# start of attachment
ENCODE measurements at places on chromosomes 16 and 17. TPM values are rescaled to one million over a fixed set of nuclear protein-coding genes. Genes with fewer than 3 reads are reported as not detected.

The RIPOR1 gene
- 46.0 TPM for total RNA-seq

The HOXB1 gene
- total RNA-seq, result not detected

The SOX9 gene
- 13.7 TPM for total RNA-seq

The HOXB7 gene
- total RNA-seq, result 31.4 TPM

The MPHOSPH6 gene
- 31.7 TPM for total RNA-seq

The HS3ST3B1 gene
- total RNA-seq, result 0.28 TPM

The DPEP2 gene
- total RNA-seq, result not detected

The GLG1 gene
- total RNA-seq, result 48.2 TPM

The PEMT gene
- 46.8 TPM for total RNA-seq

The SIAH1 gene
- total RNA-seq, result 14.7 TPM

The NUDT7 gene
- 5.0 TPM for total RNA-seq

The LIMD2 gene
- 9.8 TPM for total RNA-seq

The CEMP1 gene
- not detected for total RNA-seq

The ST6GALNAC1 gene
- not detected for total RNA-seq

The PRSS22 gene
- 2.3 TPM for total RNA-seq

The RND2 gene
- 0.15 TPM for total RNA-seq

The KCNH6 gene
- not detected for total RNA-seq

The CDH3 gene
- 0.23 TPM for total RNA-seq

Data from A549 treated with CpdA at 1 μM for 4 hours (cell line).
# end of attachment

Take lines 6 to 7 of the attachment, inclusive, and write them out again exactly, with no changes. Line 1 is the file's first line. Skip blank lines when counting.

The SOX9 gene
- 13.7 TPM for total RNA-seq